Expanded GM Recall: 13 Dead, 1.37M Vehicles Affected
Yesterday, General Motors announced that it is expanding its previous recall of compact cars, which initially concerned the safety of 778,000 Chevy Cobalts and Pontiac G5s manufactured between 2005 and 2007. The expanded GM recall now includes Saturn Ion, Saturn Sky, Pontiac Solstice, and Chevy HHR models built between 2003 and 2007, bringing the recall total up to 1.37 million vehicles here in the States (with an additional 250,000+ in Canada and Mexico).
Originally, six people were believed to have died from the ignition problem in these vehicles, but along with the news of this expanded GM recall, the American automaker has bumped that number up to 13.
The issue lies within the ignitions of these recalled vehicles. Evidently, the ignitions can suddenly switch out of the “run” position—while the cars are in motion! This leads to a complete engine shut off, disabling the air bags, power steering, and power brakes. A total of 31 frontal crashes have resulted from this issue.
Critics are accusing General Motors of acting too slowly on this issue, as complaints have been wide and varied over the last several years. One attorney is even petitioning the National Highway Traffic Safety Administration to fine General Motors (although I don’t see how much of a threat a fine is, really, since GM can just take more money from the taxpayers when they go bankrupt—too soon?).
In fact, the issue goes back to 2004, when employees first noticed that there might be an issue. It wasn’t until April of 2006 that an engineer signed off on changing up the ignition switch. This change went into effect in 2007, but the ignition was updated once more in 2009 for 2010 model year vehicles.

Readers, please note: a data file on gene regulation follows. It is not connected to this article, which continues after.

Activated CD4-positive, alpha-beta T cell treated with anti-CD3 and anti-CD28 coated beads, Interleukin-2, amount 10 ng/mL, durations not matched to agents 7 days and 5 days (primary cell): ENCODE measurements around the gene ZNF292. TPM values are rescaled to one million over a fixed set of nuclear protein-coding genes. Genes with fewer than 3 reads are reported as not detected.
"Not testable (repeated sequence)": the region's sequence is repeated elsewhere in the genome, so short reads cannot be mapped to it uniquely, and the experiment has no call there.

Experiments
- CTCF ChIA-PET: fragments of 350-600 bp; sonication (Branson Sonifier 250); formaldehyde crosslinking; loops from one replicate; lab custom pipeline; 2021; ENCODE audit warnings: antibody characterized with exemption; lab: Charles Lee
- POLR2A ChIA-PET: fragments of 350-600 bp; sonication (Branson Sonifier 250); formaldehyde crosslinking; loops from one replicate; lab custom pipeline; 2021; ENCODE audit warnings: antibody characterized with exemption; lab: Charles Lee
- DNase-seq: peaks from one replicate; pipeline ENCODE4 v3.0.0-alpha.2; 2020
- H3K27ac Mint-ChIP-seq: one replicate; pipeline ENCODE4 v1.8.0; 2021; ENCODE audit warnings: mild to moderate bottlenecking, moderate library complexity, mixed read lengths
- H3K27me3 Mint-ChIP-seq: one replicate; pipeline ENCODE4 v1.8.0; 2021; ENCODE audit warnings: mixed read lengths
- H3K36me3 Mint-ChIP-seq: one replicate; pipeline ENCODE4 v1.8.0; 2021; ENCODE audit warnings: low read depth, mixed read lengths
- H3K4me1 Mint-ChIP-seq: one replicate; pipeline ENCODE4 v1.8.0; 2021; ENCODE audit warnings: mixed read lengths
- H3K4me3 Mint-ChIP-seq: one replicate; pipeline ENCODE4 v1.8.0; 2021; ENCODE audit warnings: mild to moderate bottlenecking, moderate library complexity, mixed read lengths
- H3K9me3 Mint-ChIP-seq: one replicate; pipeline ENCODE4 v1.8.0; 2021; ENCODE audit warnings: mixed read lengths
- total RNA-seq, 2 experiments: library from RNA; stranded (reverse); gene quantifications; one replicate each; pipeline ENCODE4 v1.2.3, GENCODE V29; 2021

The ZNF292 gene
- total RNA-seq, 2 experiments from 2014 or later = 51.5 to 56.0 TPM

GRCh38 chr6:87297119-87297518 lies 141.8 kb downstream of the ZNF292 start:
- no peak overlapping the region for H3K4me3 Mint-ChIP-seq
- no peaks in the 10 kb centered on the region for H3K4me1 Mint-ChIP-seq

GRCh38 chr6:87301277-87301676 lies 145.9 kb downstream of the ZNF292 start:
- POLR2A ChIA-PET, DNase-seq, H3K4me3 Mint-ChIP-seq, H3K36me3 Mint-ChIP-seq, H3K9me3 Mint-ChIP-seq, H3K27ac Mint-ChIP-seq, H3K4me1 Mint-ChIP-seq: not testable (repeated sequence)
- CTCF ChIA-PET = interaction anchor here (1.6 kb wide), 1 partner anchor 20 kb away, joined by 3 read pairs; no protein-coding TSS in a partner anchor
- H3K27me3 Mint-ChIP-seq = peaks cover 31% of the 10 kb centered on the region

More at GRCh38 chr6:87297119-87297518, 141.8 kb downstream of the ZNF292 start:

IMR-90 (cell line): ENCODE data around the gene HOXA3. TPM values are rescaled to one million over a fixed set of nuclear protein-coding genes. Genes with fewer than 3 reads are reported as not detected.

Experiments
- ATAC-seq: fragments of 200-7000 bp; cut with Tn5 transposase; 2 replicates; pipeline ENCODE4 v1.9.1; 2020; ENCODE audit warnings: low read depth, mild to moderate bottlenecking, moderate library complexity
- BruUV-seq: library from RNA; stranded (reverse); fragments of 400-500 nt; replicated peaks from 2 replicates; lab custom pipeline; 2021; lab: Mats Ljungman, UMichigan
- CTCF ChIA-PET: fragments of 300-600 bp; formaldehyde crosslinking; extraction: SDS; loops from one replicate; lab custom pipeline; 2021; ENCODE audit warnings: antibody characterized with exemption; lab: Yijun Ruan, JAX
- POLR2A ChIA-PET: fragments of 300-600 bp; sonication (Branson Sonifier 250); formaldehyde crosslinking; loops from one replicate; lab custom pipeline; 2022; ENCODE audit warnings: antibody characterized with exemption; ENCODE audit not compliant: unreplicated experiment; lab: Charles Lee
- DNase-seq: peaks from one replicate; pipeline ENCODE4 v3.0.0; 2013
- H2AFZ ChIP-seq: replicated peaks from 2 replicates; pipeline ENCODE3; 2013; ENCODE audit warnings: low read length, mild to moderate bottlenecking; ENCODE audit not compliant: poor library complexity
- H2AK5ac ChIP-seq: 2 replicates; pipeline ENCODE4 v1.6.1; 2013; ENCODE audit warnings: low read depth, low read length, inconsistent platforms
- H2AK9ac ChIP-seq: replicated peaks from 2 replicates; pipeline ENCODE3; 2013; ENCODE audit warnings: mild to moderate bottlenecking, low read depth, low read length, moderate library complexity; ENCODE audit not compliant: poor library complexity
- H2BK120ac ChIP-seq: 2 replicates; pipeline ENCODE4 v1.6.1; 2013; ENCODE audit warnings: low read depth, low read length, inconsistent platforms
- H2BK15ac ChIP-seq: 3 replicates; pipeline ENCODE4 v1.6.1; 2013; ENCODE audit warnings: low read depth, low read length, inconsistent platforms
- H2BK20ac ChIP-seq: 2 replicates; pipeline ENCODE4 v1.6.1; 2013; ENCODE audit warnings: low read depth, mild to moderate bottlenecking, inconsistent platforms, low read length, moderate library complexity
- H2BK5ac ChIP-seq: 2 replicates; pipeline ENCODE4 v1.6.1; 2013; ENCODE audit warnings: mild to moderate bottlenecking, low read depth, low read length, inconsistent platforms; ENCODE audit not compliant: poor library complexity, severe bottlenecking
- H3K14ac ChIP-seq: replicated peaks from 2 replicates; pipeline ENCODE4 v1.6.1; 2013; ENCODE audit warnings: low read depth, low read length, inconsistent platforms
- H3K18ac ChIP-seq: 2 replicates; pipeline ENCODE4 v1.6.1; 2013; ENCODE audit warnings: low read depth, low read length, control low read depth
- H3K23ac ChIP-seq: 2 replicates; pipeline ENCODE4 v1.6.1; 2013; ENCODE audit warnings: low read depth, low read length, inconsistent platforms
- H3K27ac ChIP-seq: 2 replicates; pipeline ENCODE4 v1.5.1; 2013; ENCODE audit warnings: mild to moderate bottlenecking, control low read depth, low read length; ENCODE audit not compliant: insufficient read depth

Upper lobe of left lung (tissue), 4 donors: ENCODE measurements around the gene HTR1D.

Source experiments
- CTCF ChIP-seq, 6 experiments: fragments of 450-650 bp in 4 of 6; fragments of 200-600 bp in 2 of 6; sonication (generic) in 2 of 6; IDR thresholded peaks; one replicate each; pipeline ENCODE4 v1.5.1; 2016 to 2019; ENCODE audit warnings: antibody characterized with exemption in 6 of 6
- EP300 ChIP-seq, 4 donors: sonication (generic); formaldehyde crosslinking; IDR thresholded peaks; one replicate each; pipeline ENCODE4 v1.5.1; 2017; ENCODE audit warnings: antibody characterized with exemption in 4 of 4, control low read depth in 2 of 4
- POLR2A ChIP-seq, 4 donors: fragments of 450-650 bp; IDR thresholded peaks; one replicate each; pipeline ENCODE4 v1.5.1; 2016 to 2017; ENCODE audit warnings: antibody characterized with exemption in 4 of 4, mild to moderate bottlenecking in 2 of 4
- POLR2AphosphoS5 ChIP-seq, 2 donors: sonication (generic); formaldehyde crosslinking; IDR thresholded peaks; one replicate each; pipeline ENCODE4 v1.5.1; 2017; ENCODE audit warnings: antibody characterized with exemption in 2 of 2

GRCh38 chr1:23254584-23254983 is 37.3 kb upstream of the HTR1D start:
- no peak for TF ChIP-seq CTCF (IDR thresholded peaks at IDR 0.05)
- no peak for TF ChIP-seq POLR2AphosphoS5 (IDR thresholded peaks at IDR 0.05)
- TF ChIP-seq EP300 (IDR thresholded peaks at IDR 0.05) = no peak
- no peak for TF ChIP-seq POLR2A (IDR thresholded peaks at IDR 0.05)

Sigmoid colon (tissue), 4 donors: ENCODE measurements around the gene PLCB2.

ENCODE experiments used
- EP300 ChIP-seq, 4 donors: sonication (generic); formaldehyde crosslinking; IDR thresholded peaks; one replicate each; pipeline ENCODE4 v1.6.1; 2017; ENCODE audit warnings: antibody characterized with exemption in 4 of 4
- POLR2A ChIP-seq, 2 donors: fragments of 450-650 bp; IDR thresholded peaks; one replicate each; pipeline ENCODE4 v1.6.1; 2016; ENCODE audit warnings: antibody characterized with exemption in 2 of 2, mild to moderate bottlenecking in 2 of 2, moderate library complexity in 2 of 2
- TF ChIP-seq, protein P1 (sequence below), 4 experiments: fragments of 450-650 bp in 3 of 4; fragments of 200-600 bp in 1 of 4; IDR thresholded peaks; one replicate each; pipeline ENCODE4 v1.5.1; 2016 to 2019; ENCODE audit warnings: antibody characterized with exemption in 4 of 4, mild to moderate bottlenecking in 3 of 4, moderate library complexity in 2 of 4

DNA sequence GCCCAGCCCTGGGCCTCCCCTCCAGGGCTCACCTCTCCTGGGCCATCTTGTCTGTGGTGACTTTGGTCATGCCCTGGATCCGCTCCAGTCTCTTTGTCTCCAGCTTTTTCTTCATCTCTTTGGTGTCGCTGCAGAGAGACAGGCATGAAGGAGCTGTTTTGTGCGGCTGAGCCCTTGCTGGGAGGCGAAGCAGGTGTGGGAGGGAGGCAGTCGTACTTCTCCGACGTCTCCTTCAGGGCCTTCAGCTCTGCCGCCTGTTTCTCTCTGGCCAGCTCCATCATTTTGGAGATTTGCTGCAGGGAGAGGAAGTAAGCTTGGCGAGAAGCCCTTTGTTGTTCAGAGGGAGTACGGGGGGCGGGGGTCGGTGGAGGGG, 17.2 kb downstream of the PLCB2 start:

“The chronology shows that the process employed to examine this phenomenon was not as robust as it should have been,” said Alan Batey, GM North American President. “Today’s GM is committed to doing business differently and better. We will take an unflinching look at what happened and apply lessons learned here to improve going forward.”
GM plans to work with customers on an individual basis on this issue. Batey added, “Ensuring our customers’ safety is our first order of business. We are deeply sorry and we are working to address this issue as quickly as we can.”
If you drive one of the models involved in the expanded GM recall, keep an eye out for an official notice from GM in the mail—and maybe start biking to work for the next few weeks, just to be safe. And be sure to keep checking in with safercar.gov or us here at The News Wheel for more recall alerts.
Timothy Moore takes his leadership inspiration from Michael Scott, his writing inspiration from Mark Twain, and his dancing inspiration from every drunk white guy at a wedding. When Tim is not writing about cars, he’s working on his novel or reading someone else’s, geeking out over strategy board games, hiking with his pooch, or channeling his inner Linda Belcher over beers with his friends. See more articles by Timothy.